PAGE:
Take the time to speak to your recruiter/director about your concerns. They are here for you. If you do not have a recruiter or director, please contact me directly and I would be more than willing to discuss your concerns in detail to find a solution that works for you.

Lisa Schulteis
Consultant #414493
[email protected]
 

Related to Dealing with Cancellations and No-Show Hosts: Tips for Successful Bookings

1. What should I do if a host cancels their party?

If a host cancels their party, the first step is to contact them and find out the reason for the cancellation. It's important to be understanding and empathetic, as there could be unforeseen circumstances that led to the cancellation. Once you have a better understanding of the situation, you can work together with the host to reschedule the party for a more convenient time.

2. How do I handle a no-show host?

If a host does not show up for their party, it's important to reach out to them and find out the reason for their absence. Again, be understanding and try to reschedule the party for a later time. In the event that the host is unresponsive or uncooperative, you can still hold the party with other guests who were invited or reach out to other potential hosts in the area.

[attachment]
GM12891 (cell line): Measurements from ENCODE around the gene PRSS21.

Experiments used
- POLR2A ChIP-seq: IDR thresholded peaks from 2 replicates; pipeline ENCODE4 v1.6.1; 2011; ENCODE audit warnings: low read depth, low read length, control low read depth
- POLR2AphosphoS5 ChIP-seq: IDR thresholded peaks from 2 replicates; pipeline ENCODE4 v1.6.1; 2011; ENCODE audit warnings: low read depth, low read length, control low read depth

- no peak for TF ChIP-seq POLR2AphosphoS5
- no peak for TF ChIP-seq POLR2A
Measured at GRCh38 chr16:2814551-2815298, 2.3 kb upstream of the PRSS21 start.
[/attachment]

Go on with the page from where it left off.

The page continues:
3. Is there a penalty for hosts who cancel or don't show up?

At Pampered Chef, we understand that life happens and sometimes cancellations and no-shows are unavoidable. We do not have a specific penalty for hosts who cancel or don't show up, but we do encourage our consultants to have open and honest communication with their hosts to find a solution that works for both parties.

4. How can I prevent cancellations and no-shows in the future?

One of the best ways to prevent cancellations and no-shows is to have clear communication and expectations with your hosts from the beginning. Make sure they understand their role as the host and the importance of their commitment to the party. Additionally, offering incentives or rewards for hosting a successful party can also help encourage hosts to follow through with their commitment.

5. What should I do if a host wants to cancel or reschedule last minute?

If a host wants to cancel or reschedule their party at the last minute, the best course of action is to be understanding and flexible. Try to find a new date that works for both parties and potentially offer a small incentive for the inconvenience. If rescheduling is not an option, you can still hold the party with other guests or reach out to other potential hosts in the area.